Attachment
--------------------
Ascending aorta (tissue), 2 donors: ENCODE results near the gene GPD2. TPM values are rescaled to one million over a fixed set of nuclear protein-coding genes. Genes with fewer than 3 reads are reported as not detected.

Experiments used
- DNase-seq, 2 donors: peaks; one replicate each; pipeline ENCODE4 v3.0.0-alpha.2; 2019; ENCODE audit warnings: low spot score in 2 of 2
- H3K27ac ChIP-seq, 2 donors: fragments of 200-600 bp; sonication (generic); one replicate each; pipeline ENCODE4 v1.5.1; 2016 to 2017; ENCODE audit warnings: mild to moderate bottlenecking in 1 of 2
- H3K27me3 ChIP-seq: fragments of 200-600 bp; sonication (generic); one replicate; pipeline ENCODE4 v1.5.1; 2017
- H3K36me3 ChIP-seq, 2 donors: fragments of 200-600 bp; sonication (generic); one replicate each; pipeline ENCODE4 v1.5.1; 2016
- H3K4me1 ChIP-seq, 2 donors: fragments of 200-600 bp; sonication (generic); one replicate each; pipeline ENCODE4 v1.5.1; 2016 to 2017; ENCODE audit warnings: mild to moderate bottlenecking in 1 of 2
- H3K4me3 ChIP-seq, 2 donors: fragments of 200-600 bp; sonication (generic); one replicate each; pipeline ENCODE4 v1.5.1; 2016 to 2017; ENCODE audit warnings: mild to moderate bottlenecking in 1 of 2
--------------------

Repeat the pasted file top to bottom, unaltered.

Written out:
Ascending aorta (tissue), 2 donors: ENCODE results near the gene GPD2. TPM values are rescaled to one million over a fixed set of nuclear protein-coding genes. Genes with fewer than 3 reads are reported as not detected.

Experiments used
- DNase-seq, 2 donors: peaks; one replicate each; pipeline ENCODE4 v3.0.0-alpha.2; 2019; ENCODE audit warnings: low spot score in 2 of 2
- H3K27ac ChIP-seq, 2 donors: fragments of 200-600 bp; sonication (generic); one replicate each; pipeline ENCODE4 v1.5.1; 2016 to 2017; ENCODE audit warnings: mild to moderate bottlenecking in 1 of 2
- H3K27me3 ChIP-seq: fragments of 200-600 bp; sonication (generic); one replicate; pipeline ENCODE4 v1.5.1; 2017
- H3K36me3 ChIP-seq, 2 donors: fragments of 200-600 bp; sonication (generic); one replicate each; pipeline ENCODE4 v1.5.1; 2016
- H3K4me1 ChIP-seq, 2 donors: fragments of 200-600 bp; sonication (generic); one replicate each; pipeline ENCODE4 v1.5.1; 2016 to 2017; ENCODE audit warnings: mild to moderate bottlenecking in 1 of 2
- H3K4me3 ChIP-seq, 2 donors: fragments of 200-600 bp; sonication (generic); one replicate each; pipeline ENCODE4 v1.5.1; 2016 to 2017; ENCODE audit warnings: mild to moderate bottlenecking in 1 of 2